Major League Soccer informed the MLS Players Association today of their intent to invoke the Force Majeure clause in the Collective Bargaining Agreement.
First reported by ESPN‘s Austin Linberg, triggering the clause would force both parties to negotiate “in good faith” for 30 days to modify the existing CBA. If no agreement can be reached, the CBA, which was agreed to this past July, would be terminated.
When early reports surfaced that MLS was considering triggering the clause, MLS Players Association director Bob Foose said “this would be a mistake.“
After today’s ESPN report, the MLSPA issued a statement saying that the league has notified them of their intent, and calling this action “tone-deaf”, and saying it “discredits the previous sacrifices made by players and the enormous challenges they overcame in 2020.”
The league and players had agreed to a new CBA last February, but the deal had yet to be ratified by either side when the Covid-19 pandemic hit, ultimately leading to re-negotiation before the league resumed play in August.
CBA negotiations this past summer left players frustrated, disappointed, and most importantly, lessened their trust that the league will negotiate in good faith.
“What we were shown from the league frankly was not good enough,” Nashville SC’s Dan Lovitz told Broadway Sports last June. “It was an insistence on making the discourse adversarial. It was disrespectful at times.”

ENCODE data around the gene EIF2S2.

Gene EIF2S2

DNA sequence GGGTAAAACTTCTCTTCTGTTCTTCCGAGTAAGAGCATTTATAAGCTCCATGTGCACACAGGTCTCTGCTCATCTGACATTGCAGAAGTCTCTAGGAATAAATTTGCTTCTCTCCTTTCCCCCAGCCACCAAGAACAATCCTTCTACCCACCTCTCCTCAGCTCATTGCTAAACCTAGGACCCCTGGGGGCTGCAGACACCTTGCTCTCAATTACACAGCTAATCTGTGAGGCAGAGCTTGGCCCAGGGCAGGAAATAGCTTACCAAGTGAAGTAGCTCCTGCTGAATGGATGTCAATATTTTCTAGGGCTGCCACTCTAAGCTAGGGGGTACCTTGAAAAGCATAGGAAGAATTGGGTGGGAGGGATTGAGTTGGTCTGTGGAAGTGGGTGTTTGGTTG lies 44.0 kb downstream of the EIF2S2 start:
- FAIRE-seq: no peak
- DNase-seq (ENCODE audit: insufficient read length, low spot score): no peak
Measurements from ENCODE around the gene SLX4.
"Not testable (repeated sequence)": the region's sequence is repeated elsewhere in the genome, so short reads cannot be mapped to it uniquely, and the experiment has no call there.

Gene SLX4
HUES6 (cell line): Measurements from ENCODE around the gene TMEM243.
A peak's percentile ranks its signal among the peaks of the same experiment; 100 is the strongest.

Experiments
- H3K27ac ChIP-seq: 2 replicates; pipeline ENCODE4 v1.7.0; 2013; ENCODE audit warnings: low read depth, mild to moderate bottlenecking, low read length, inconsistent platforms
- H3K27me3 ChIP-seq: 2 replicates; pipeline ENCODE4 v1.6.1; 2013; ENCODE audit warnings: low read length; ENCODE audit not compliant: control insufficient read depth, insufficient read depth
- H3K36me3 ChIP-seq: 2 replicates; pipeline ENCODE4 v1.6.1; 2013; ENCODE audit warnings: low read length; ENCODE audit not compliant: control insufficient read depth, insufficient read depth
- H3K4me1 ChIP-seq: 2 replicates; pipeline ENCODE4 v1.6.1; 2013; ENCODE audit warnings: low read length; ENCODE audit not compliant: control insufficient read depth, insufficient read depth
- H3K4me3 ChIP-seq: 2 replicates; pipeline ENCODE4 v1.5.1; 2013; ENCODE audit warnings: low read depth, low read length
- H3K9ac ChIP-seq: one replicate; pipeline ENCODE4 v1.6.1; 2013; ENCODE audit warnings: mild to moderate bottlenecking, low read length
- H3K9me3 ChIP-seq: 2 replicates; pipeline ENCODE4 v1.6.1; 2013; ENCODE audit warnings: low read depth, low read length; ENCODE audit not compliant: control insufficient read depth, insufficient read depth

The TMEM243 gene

“Actions speak louder than words. I don’t care what Commissioner Garber said earlier. When the time comes and you have to act, that’s what you’re defined by, and we were shown their true colors in that moment.”
Those negotiations left players with a 5% reduction in 2020 wages across the board, and a $5 million cap on bonuses and incentives.
On the league side, Commissioner Don Garber has said that league revenue is down $1 billion from last year, with additional expenses incurred to host the MLS is Back Tournament at the Disney Wide World of Sports complex, as well as securing charter flights for teams in the latter phases of the season.
MLS has combatted these losses. Staff (including Garber) took pay reductions up to 25% early in the pandemic, and the league laid off 20% of their full-time employees at their New York headquarters in November.
Garber confirmed in his state of the league press conference that MLS still plans on starting the 2021 season in their typical early- to mid-March window. According to Yahoo‘s Doug McIntyre, though, fans may not be allowed in stadiums in close to full numbers until 2022.
For a league that gets most of their revenue from ticket sales, and does not have a sizable TV contract to fall back on like the NFL, MLB and NBA, playing in front of empty or scaled-down crowds will continue to severely impact their revenue for 2021.
Once the Force Majeure clause is triggered, the league and players will have 30 days to modify the existing CBA before it can be terminated altogether. With trust among players at an all-time low, and the league hemorrhaging money, it’s almost certain that the 2021 season will look different from past years.